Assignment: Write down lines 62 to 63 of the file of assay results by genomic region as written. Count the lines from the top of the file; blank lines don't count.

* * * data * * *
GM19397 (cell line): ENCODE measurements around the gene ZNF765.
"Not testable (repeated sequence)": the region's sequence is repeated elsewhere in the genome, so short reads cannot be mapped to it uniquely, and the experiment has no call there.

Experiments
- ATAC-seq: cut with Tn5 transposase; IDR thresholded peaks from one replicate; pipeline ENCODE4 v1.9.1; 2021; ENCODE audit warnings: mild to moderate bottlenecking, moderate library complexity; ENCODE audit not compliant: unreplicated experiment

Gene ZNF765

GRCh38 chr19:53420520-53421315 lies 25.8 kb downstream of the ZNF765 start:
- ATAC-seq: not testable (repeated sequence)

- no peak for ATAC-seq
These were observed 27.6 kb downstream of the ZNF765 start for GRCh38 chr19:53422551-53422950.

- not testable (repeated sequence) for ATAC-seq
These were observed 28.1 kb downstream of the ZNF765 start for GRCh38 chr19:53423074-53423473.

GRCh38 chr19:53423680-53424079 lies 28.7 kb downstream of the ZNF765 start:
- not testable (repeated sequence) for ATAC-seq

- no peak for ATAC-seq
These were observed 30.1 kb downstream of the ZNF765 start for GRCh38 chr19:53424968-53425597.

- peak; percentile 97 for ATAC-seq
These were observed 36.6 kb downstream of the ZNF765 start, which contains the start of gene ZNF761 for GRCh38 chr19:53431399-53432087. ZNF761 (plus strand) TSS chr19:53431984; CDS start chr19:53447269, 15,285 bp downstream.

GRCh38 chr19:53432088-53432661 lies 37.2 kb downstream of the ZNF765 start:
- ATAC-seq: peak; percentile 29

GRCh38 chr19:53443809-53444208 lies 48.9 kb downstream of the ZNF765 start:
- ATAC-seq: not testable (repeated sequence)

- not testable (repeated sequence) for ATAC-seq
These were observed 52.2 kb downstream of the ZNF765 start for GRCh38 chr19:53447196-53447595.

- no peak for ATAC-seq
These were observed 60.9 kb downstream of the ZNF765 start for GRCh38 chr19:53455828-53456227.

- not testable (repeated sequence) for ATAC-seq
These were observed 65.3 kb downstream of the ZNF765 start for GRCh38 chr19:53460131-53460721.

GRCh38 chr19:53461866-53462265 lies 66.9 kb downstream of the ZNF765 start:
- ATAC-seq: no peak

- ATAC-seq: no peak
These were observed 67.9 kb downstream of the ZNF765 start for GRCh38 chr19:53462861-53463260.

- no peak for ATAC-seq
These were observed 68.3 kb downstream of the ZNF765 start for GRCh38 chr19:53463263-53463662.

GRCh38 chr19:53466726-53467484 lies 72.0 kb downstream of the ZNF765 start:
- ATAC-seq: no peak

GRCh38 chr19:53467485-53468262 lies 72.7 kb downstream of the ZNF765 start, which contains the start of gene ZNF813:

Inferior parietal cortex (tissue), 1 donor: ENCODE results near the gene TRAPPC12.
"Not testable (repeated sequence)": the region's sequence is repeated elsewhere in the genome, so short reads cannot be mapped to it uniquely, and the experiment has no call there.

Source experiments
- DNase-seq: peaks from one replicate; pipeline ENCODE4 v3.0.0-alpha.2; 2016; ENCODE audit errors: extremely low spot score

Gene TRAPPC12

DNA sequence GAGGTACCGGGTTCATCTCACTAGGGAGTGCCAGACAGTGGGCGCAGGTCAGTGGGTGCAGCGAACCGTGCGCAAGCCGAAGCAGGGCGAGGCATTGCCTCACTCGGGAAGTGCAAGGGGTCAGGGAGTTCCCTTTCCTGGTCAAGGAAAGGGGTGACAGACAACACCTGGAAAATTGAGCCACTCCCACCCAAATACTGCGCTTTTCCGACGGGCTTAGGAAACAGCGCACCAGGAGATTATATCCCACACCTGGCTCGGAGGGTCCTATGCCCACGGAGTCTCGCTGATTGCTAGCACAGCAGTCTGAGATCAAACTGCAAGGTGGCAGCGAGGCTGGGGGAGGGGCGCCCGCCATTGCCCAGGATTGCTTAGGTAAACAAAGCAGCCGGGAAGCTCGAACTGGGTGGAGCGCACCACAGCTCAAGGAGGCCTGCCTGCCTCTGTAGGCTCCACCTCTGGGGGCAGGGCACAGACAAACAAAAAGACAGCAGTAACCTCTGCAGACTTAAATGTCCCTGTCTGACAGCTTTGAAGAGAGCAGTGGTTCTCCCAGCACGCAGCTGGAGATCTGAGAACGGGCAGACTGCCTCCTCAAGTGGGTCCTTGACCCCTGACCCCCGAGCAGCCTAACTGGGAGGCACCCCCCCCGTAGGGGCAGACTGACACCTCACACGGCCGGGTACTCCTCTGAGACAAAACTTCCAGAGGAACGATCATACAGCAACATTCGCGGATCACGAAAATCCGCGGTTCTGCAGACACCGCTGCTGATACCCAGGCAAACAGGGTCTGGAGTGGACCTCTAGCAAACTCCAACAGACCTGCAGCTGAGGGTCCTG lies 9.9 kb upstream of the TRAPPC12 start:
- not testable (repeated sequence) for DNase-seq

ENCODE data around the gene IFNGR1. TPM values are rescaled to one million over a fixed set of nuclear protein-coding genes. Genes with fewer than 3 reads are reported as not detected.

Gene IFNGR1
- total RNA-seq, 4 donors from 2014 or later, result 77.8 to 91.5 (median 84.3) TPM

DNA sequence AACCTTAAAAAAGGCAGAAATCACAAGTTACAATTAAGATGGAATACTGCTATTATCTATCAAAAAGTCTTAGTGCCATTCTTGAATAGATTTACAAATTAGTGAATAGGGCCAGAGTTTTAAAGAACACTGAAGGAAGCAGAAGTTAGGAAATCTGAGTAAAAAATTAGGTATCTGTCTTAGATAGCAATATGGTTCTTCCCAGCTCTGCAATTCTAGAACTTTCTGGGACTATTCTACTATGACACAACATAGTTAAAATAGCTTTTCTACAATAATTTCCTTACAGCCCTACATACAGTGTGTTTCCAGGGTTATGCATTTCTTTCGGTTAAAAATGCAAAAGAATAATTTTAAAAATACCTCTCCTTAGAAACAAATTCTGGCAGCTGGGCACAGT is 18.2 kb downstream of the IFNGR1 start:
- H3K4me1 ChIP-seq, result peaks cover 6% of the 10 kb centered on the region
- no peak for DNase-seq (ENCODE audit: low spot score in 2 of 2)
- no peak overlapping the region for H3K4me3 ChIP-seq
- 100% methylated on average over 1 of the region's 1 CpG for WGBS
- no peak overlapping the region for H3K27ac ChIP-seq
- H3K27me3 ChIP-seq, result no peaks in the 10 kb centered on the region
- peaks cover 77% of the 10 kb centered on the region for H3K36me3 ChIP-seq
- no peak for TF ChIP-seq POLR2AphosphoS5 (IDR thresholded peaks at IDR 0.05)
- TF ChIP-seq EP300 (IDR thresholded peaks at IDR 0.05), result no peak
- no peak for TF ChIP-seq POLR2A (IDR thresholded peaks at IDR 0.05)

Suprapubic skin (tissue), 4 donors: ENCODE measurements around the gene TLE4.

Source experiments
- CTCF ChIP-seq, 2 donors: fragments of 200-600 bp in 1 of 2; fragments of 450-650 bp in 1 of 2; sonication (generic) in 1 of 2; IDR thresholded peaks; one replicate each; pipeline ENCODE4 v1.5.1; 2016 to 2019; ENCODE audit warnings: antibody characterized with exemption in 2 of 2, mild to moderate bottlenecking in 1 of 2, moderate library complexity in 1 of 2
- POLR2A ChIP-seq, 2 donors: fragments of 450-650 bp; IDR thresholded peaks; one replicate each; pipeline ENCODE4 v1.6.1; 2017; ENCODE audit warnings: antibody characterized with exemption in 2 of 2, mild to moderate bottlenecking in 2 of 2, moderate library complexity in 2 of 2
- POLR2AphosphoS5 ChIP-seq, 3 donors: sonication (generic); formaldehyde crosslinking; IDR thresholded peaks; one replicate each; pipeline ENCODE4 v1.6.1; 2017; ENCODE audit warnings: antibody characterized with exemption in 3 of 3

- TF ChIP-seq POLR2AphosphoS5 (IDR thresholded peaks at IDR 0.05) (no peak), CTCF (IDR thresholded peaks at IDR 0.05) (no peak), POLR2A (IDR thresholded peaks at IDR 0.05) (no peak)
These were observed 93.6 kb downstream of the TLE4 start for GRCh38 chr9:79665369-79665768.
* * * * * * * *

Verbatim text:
- POLR2AphosphoS5 ChIP-seq, 3 donors: sonication (generic); formaldehyde crosslinking; IDR thresholded peaks; one replicate each; pipeline ENCODE4 v1.6.1; 2017; ENCODE audit warnings: antibody characterized with exemption in 3 of 3

- TF ChIP-seq POLR2AphosphoS5 (IDR thresholded peaks at IDR 0.05) (no peak), CTCF (IDR thresholded peaks at IDR 0.05) (no peak), POLR2A (IDR thresholded peaks at IDR 0.05) (no peak)